2. Suggested Slug: I suggest a URL for the article, which may or may not include the main keyword. If the content strategy is part of an upcoming change in the content architecture, I provide a URL as a reference.
  3. Article Description: I give the writer a general idea of what the content is about, what it should say, and what it's supposed to do. For example: “Create a 15-point listicle about the different questions the reader should ask their plastic surgeon about [procedure].”
  4. Target Audience: I describe the profile of the intended audience. For example: “Successful businesswomen or executives in their late 30s to mid-40s.” I may also include links to helpful references.
  5. Tone of Voice: I describe the content's tone and brand voice, possibly with examples. For instance: “Use a conversational but professional tone.” “The author is a medical doctor with a unique approach to patient care.” “Avoid humour or any language that might seem offensive.”
  6. Main Topic: This is the general topic with a link to the parent page. For plastic surgeons, it's typically the procedure (e.g., “blepharoplasty”). It can also be about the condition (e.g., “ptosis”) or body part (e.g., “eyelids”). It can also be about a topic cluster that encompasses related subtopics.
  7. Related Topics: I list other relevant topics to include and questions the content should answer. I refer to my earlier research where I got some ideas based on “seed” keywords and SERP analyses.
  8. Competition: I usually list select competitors from the top five to 10 search results for the main keyword, and I include their links, titles, SERP positions, and word counts. I also add anything specific worth looking into.
  9. Source Suggestions: I suggest resources as a starting point for their research. I also add any quotes, statistics, studies, or data to include (or to look for). I remind them to cite their references. I may also offer links to additional competitors or similar content I like as examples.
  10. Primary Keyword: This is the main keyword that the content will focus on.
  11. Other Keywords: I recommend additional keywords to consider, including synonyms, variations, or related words. I list at least five or more. I also suggest incorporating these in headings.
  12. Meta-Description: I ask the writer to compose a compelling description of 150-160 characters and incorporate the main keyword and, if possible, the main topic. Since this description will likely appear in search results, I point out that it should entice searchers to click but not use clickbait.
  13. Content Structure: I give the writer an idea of the structure, such as what to include in the introduction, the number of subheadings, a suggested content outline, anything that's specifically important, and so on.
  14. Internal Links: I provide links to any internal pages I want to include. For example: “Insert a minimum of three links to [page] and [page].” I also suggest using keywords or topically related words as anchor texts.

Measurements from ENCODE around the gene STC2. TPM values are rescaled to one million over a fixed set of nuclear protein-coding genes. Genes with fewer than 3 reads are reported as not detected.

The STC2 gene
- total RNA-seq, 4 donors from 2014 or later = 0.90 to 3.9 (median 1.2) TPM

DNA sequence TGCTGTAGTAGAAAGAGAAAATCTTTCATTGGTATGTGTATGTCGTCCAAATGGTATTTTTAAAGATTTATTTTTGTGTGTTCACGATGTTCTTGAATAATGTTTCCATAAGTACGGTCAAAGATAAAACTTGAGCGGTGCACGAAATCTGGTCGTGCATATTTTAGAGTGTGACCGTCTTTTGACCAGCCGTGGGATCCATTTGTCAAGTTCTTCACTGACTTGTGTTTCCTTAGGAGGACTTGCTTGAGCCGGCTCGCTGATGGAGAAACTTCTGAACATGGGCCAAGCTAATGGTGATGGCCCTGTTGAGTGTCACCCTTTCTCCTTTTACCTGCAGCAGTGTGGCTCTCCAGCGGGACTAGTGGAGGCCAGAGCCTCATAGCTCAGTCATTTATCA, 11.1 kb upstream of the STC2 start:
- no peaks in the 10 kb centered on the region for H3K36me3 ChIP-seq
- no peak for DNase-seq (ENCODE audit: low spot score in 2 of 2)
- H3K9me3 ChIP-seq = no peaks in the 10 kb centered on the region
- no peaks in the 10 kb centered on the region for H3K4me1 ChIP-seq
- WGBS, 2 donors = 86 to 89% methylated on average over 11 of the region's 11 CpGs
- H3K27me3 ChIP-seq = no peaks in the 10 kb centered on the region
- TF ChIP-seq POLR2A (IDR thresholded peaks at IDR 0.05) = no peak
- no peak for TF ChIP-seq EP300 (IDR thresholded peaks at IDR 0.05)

15. Keyword Placement: I guide the writer on incorporating the keywords into the content. For example, I might say: “include the main keyword in the introduction,” “create subheadings using secondary keywords if possible,” or “insert relevant keywords in image captions when appropriate.”
  16. Supporting Visuals: I specify to include a specific number of visuals with a brief description (50-125 characters) of each image, with appropriate keywords, which will become alternative texts.
  17. Guidelines: I cover important guidelines to follow. For example, “keep paragraphs short,” “start with a story,” “add calls to action,” “never force keywords into the content,” and so on. I want to be as specific as possible to avoid any surprises and unnecessary revisions.
  18. Comments: Any final comments or considerations the writer should know about, I add them here. It's also an opportunity to mention what to avoid or watch out for, such as any sensitive issues, compliance information, even regulations to be aware of.

When the content brief is ready, upload it to your website, a cloud drive, or your preferred collaboration tool. Insert a link to it in the SEO content planner.

I included an SEO content brief template you can use. It's a Google Doc, which you will need to save as a copy. Use it as a guide, and take whatever fits your goals, practice, and management style.

5. Final Thoughts

Any plastic surgeon who wants to improve their visibility and increase their rankings will need to create relevant, helpful, high-quality content.

However, knowing what content to create and what elements to include will gain more traction than otherwise. Moreover, learning what to avoid, reduce, or remove can be just as productive, if not more so — from bad-fit keywords and unfair competition to deadweight content that's just bogging your site down.